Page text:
By Peter Mastrantuono
Many Americans are familiar with borrowing money to buy an asset. The most common example is taking out a mortgage to fund the purchase of a home.
Investors can pursue a similar strategy with buying stocks by borrowing money from a brokerage firm, using the value of stocks or other securities as collateral. Known as a margin loan, buying stocks on margin can enhance investor profits when prices rise, but can magnify losses when the stock price falls.
How Margin Loans Work
To utilize margin, individuals need to sign a margin agreement with the broker with which they have their brokerage account. Margin loans are subject to an array of rules from a variety of regulatory bodies, including the Federal Reserve Board, the Financial Industry Regulatory Authority (FINRA), and the relevant securities exchange (e.g., New York Stock Exchange). Brokerage firms may in addition establish their own policies that may make margin requirements more stringent than those required by the regulators.
For new purchases of a stock, the initial margin requirement is 50%. So, for example, if you wish to purchase $10,000 of XYZ stock on margin, an investor would need to deposit $5,000 in cash or have at least $5,000 in marginable securities (e.g., stocks, bonds, mutual funds) in his or her brokerage account.
After the initial purchase, an investor must maintain a minimum of 25% of equity in the account at all times, or, in this example, at least $2,500 of equity. If XYZ’s stock price declines to a point where the equity in the account drops below that level, the investor will be required to add the requisite cash (or marketable securities) or sell other account positions to bring the equity level back to its minimum maintenance level.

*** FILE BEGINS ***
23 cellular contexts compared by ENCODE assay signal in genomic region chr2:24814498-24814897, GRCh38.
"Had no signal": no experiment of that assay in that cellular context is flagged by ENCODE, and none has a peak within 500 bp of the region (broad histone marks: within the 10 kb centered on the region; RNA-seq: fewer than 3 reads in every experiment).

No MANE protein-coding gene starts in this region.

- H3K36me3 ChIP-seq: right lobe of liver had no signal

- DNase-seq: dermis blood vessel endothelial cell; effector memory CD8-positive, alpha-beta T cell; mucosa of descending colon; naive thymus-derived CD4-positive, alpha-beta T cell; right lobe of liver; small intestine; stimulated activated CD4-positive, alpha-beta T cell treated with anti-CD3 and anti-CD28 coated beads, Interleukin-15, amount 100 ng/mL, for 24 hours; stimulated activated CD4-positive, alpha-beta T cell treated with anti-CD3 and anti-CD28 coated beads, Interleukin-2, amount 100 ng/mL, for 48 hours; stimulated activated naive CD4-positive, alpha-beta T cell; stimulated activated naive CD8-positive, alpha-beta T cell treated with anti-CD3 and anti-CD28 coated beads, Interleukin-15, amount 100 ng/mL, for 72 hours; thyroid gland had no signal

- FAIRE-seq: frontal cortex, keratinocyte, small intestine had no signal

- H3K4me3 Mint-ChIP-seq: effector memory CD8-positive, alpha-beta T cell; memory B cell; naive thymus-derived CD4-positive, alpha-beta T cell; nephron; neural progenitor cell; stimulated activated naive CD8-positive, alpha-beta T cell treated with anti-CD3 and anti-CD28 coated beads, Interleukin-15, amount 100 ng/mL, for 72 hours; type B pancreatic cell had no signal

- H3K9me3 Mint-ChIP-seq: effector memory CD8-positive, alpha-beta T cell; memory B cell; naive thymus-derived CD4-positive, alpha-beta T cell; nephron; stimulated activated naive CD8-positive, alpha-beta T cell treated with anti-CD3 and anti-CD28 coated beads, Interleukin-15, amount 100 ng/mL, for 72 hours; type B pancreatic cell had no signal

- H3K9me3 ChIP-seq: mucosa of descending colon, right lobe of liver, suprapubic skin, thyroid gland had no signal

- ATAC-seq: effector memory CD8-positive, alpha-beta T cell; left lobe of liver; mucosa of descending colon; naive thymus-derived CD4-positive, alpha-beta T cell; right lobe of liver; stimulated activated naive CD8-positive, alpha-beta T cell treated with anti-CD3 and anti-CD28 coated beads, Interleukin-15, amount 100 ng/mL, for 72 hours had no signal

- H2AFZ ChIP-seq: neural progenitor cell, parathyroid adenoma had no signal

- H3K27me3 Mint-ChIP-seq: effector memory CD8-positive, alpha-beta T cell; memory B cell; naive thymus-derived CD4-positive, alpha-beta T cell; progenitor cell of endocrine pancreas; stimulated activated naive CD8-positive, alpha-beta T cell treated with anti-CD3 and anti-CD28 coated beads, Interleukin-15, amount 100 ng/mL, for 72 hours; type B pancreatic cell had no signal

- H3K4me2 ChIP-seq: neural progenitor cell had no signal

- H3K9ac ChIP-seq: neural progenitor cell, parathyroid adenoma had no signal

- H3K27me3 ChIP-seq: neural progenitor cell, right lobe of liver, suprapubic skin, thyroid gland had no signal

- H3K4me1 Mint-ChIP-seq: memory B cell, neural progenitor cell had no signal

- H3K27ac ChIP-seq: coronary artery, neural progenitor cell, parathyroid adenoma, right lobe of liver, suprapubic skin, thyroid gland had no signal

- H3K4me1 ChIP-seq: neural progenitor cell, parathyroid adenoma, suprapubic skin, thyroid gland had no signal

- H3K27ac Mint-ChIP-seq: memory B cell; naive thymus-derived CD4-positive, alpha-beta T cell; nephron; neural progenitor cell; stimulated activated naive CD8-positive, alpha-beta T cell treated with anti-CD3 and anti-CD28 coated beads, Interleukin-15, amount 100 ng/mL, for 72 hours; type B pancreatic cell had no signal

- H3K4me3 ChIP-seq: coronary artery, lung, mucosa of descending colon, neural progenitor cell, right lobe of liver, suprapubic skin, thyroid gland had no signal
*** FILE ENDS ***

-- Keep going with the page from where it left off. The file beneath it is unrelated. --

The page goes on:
As noted, brokerage firms may adopt their own margin requirements, which means that a firm may require a 30% equity maintenance and reserve the right to raise its equity maintenance requirement at any time and to any level. An increase in the equity maintenance requirement is often in response to increases in market volatility.
Brokerage firms charge interest on margin loans. Interest rates among major brokerage firms will vary widely, so it may pay to comparison shop.
The Benefits and Drawbacks of Margin Loans
Borrowing to buy a stock can magnify an investor’s profits by providing them with the ability to buy shares with a lower cash outlay. This, of course, cuts the other way. When the price of a stock bought on margin is falling, losses are amplified. Should losses lead to a margin call—the demand for additional collateral—a brokerage firm may sell any securities in an account without even contacting the account owner.
In a worst-case scenario, an investor buying on margin may lose more money than what was originally invested. Because margin trading involves substantially higher risks, only experienced investors with a high tolerance for risk should consider trading on margin.
For investors interested in using margin to boost profit potential, they may want to discuss with their financial advisor the general margin requirements of the brokerage firm where they have their account and lean on the advisor’s expertise to execute a margin trading strategy in a responsible way.
Peter Mastrantuono is a contributing writer to MyPerfectFinancialAdvisor, the premier matchmaker between investors and advisors. Peter worked for over 30 years in the wealth management industry, focusing on retirement planning, investing, asset allocation and financial planning.